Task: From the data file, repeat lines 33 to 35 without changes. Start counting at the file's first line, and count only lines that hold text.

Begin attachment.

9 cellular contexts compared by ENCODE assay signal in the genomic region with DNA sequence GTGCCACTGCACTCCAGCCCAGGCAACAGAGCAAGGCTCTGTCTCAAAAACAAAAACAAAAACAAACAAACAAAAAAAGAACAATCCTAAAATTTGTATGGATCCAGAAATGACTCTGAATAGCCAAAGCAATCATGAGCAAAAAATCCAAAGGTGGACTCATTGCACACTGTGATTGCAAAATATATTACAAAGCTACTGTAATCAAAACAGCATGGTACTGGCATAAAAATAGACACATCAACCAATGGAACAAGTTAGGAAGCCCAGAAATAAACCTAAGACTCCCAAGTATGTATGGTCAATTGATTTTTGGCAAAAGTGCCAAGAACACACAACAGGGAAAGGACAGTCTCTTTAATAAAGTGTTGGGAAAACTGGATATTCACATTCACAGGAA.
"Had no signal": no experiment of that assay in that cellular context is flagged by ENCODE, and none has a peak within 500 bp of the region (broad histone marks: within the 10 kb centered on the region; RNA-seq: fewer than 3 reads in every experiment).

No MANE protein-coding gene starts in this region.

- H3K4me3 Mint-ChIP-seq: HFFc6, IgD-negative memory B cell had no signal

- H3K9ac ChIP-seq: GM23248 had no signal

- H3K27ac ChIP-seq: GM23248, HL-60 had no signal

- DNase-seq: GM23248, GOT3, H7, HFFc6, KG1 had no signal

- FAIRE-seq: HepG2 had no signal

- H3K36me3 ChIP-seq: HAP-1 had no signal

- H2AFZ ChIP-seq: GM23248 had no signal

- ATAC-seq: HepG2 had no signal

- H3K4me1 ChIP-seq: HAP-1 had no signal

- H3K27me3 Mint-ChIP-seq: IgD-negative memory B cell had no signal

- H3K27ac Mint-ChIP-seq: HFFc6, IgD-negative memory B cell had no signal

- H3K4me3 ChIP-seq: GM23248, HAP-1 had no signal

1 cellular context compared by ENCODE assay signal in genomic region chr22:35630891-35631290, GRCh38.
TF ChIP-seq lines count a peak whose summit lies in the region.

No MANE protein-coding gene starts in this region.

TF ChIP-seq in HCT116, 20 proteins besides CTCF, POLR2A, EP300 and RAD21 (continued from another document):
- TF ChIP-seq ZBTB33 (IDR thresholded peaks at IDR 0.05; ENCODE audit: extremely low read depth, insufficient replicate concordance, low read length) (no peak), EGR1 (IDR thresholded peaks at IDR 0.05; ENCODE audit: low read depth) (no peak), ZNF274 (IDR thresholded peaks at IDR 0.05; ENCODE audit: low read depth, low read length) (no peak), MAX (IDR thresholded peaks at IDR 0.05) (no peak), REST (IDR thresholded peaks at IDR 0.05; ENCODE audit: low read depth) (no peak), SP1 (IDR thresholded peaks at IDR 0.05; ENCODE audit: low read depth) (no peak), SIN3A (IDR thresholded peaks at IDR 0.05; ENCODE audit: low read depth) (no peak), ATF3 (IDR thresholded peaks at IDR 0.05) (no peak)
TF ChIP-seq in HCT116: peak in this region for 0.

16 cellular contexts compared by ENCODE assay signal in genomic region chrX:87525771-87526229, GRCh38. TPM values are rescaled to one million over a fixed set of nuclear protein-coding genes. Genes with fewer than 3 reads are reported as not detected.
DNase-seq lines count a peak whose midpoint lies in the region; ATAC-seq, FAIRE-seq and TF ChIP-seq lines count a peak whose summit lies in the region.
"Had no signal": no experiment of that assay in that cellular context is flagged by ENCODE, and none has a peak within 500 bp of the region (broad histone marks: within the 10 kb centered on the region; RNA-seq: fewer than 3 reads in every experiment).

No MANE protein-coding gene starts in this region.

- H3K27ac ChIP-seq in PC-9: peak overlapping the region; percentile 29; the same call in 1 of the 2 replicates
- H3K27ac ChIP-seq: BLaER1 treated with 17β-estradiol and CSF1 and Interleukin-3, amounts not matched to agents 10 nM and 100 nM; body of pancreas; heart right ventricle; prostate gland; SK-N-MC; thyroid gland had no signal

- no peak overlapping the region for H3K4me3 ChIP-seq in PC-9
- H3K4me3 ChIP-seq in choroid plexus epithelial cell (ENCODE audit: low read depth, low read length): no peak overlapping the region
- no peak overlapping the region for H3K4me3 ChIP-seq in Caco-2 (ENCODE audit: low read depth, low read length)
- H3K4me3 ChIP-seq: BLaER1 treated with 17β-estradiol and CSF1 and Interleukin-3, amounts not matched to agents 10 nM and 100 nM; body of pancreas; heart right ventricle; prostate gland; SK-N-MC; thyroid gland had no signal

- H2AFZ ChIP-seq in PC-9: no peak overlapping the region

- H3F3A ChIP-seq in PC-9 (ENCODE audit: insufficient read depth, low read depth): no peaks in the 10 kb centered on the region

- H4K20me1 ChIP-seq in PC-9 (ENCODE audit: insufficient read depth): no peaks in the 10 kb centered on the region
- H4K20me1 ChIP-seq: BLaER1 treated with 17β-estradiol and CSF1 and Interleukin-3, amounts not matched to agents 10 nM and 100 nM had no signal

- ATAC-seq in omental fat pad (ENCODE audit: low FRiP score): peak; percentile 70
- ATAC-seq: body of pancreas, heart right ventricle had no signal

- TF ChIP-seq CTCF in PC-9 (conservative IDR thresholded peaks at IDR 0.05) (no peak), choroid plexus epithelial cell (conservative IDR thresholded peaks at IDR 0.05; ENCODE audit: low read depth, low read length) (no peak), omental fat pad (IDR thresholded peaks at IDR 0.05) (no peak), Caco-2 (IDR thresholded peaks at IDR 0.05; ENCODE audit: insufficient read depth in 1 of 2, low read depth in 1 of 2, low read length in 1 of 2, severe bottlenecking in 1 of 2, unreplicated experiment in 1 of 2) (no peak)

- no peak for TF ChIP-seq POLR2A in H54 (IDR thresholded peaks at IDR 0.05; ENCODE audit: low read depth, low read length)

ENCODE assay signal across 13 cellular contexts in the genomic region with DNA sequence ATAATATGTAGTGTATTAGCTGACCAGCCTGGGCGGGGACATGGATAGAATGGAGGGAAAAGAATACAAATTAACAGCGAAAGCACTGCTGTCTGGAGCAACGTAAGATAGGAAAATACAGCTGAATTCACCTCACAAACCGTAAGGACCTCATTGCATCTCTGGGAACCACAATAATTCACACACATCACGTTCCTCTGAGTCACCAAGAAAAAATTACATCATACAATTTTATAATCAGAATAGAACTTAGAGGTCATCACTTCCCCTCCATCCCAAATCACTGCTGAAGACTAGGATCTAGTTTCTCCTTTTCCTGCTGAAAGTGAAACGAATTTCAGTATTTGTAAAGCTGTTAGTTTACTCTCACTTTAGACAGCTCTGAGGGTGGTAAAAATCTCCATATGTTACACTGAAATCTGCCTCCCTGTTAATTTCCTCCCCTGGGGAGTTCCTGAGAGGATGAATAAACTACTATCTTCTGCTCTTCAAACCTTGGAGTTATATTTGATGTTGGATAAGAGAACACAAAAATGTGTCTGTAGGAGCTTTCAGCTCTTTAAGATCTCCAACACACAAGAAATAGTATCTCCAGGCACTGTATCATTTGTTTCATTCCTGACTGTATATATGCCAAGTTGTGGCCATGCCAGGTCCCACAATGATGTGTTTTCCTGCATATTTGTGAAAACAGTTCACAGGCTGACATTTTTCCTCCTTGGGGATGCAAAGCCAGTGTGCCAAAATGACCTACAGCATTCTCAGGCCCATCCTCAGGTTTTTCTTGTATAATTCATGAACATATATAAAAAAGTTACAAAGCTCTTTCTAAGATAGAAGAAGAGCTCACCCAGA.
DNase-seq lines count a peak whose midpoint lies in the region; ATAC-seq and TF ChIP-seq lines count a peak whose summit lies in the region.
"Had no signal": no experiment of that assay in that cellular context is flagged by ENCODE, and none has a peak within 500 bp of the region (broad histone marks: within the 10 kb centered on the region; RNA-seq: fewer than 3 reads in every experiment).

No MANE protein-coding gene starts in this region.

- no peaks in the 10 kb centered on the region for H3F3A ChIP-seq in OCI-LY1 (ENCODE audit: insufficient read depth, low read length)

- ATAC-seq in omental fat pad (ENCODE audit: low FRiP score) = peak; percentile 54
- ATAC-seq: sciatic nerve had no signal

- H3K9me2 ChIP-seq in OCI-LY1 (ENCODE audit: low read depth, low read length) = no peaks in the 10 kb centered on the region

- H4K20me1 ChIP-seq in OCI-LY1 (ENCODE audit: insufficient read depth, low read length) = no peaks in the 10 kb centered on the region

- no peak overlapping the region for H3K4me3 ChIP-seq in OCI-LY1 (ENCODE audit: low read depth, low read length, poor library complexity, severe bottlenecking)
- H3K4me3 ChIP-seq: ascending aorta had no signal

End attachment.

- H3F3A ChIP-seq in PC-9 (ENCODE audit: insufficient read depth, low read depth): no peaks in the 10 kb centered on the region

- H4K20me1 ChIP-seq in PC-9 (ENCODE audit: insufficient read depth): no peaks in the 10 kb centered on the region
- H4K20me1 ChIP-seq: BLaER1 treated with 17β-estradiol and CSF1 and Interleukin-3, amounts not matched to agents 10 nM and 100 nM had no signal